||Day 2,955 - Pentecost, Vanuatu (15° 54S 168° 11E)
20:33hrs - July 3rd 2015
We've witnessed fire walking ceremonies in Fiji, heiva in Tahiti, lakalaka in Tonga, haka dances in New Zealand, even a four-day matava'a o te henua enana festival in the Marquesas, but none of these compare to the unforgettable intensity of naghol.
The naghol, or land diving ceremony, is only performed on one island and during a specific season. It is a tradition performed not only to ensure a successful yam harvest, but also for men to prove their bwahri, or inner warrior, and for boys who wish to prove their manhood. And before tourists arrived in Vanuatu eager to pay for the privilege of witnessing this unique ritual, it was a private, ancient and sacred custom reserved for just a single week in May.
But in the 1960's, David Attenborough revealed the shocking tradition to the world when his BBC film crew tracked through the jungle to capture the first grainy footage of Pentecost's land divers. Now, not only is the ceremony performed most Saturdays during the months of April, May and June, but it inspired AJ Hackett to launch bungee jumping in the 1980's, commercializing the ritual for millions of thrill-seeking adrenaline junkies around the world.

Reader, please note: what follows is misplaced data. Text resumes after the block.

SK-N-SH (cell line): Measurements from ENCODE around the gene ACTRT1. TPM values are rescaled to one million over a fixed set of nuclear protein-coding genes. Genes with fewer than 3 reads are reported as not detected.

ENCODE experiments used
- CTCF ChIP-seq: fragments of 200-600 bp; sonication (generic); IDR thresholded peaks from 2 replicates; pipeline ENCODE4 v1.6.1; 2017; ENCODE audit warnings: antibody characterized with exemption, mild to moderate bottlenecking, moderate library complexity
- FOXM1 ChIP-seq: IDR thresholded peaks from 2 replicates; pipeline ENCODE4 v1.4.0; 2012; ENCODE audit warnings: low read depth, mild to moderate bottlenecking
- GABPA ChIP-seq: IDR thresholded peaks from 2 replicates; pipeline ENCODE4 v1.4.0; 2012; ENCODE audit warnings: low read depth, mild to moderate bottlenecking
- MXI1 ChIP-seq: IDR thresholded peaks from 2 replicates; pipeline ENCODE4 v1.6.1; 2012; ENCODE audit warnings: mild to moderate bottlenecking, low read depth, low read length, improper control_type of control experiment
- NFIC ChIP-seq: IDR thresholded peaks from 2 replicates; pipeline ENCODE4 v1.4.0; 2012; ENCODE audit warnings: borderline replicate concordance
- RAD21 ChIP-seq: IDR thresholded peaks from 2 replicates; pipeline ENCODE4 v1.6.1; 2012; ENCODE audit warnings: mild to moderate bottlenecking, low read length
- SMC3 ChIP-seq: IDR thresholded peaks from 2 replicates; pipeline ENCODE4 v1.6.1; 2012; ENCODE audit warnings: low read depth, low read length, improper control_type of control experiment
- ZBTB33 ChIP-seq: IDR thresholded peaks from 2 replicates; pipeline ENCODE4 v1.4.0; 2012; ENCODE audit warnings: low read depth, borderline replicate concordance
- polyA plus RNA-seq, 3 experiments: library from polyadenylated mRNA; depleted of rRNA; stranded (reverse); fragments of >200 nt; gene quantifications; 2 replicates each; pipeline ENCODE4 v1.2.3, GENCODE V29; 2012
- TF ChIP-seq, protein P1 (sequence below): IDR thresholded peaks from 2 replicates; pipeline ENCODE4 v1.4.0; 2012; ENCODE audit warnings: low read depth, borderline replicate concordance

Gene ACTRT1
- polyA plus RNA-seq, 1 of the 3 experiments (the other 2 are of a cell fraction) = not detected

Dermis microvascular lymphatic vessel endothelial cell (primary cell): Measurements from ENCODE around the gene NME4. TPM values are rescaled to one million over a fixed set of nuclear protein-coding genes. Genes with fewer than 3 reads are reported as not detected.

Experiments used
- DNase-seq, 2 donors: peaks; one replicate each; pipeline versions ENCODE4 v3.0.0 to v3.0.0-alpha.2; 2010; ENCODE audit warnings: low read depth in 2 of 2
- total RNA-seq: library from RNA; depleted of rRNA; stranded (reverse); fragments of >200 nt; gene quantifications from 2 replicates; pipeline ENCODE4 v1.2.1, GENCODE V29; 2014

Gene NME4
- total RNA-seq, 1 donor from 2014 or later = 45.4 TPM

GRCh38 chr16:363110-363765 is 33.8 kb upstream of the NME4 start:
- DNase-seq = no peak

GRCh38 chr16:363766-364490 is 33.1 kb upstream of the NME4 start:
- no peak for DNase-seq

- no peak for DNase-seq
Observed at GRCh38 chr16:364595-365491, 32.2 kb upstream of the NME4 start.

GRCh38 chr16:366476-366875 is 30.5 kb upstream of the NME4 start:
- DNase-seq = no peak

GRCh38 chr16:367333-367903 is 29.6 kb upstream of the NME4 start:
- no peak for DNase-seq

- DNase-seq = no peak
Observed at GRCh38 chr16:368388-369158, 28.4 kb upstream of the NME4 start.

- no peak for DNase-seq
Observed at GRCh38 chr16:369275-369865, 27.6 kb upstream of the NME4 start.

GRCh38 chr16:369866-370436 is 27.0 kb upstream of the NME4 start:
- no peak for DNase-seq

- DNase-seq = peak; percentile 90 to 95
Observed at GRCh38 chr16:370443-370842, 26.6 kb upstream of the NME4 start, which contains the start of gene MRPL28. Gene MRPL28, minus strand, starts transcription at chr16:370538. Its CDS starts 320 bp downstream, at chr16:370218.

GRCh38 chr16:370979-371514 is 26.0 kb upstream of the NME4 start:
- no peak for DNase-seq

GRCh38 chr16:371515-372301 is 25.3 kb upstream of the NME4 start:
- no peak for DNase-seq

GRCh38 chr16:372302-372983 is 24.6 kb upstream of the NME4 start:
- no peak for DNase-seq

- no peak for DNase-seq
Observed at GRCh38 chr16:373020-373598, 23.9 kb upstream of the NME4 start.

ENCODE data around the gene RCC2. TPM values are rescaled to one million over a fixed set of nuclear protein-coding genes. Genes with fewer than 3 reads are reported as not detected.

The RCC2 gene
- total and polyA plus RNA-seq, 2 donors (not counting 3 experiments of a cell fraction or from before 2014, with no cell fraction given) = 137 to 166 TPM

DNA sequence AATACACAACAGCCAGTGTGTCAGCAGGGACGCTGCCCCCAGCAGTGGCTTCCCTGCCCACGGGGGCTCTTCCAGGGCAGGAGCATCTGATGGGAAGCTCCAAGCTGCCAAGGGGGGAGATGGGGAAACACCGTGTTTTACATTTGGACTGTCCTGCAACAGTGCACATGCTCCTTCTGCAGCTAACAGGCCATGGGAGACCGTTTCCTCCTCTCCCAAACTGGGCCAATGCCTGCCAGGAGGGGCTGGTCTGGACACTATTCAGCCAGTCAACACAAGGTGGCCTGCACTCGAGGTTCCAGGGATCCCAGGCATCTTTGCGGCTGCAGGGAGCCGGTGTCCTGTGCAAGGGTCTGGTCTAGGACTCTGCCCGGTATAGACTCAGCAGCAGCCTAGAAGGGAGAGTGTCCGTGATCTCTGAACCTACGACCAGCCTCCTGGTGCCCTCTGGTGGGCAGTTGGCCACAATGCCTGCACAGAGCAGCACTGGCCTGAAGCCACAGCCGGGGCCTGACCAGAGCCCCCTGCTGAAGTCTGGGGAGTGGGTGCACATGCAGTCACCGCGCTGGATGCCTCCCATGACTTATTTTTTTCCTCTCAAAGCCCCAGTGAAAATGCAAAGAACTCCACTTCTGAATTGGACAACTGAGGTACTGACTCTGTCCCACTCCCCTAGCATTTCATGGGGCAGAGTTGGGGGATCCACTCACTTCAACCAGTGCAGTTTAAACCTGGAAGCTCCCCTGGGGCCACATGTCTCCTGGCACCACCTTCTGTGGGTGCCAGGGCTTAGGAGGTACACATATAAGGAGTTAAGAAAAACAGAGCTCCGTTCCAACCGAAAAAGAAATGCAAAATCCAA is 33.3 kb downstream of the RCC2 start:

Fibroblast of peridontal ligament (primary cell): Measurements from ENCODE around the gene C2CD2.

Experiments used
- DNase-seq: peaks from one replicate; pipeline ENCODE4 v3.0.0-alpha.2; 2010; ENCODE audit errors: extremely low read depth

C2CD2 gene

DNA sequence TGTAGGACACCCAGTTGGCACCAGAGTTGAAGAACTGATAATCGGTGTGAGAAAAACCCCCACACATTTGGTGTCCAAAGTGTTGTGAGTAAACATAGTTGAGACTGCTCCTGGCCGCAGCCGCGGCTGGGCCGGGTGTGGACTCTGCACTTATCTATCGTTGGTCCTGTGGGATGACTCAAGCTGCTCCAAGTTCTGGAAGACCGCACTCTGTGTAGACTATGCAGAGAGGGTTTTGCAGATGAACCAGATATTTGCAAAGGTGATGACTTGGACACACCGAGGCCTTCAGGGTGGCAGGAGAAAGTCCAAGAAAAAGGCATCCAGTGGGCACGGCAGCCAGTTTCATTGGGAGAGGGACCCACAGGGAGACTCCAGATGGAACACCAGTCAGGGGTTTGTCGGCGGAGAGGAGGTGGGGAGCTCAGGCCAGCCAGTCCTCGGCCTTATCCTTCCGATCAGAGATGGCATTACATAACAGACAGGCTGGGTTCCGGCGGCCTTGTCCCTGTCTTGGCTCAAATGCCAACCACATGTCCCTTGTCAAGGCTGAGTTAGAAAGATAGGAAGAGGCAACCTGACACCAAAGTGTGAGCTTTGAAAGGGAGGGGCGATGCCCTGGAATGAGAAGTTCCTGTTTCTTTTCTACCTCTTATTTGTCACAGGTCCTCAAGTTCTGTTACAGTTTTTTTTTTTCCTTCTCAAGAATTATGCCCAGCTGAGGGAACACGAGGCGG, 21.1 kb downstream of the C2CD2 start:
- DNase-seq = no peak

But remarkably, we discovered, even with all this exposure and attention, land diving on the island of Pentecost remains as genuine, dangerous and authentic today as it did when the first ni-Vanuatu ancestors jumped centuries ago.
The tower, rickety and unfinished in appearance, and looking as ancient and forboding as the tradition itself, sways on a hillside overlooking the South Pacific, tethered to the jungle with 150 foot vines as though restraining the very spirit from jumping which is believed to inhabit the structure. Each season the construction is built anew using only freshly cut tree trunks, branches and vines. A trusted village elder bares the heavy responsibility of selecting and cutting liana vines, carefully matching the diver's weight and height of jump to ensure that each diver's head will connect with the earth as the vines stretch to their absolute limit. The hillside is chosen for it's forgiving slope, and the soil turned for a more gentle landing. But the margins for safety seem impossibly narrow, especially when you consider there are no modern tools used in the preparation: no scales to weigh jumpers, no tension meters, not even a tape measure to verify instinct.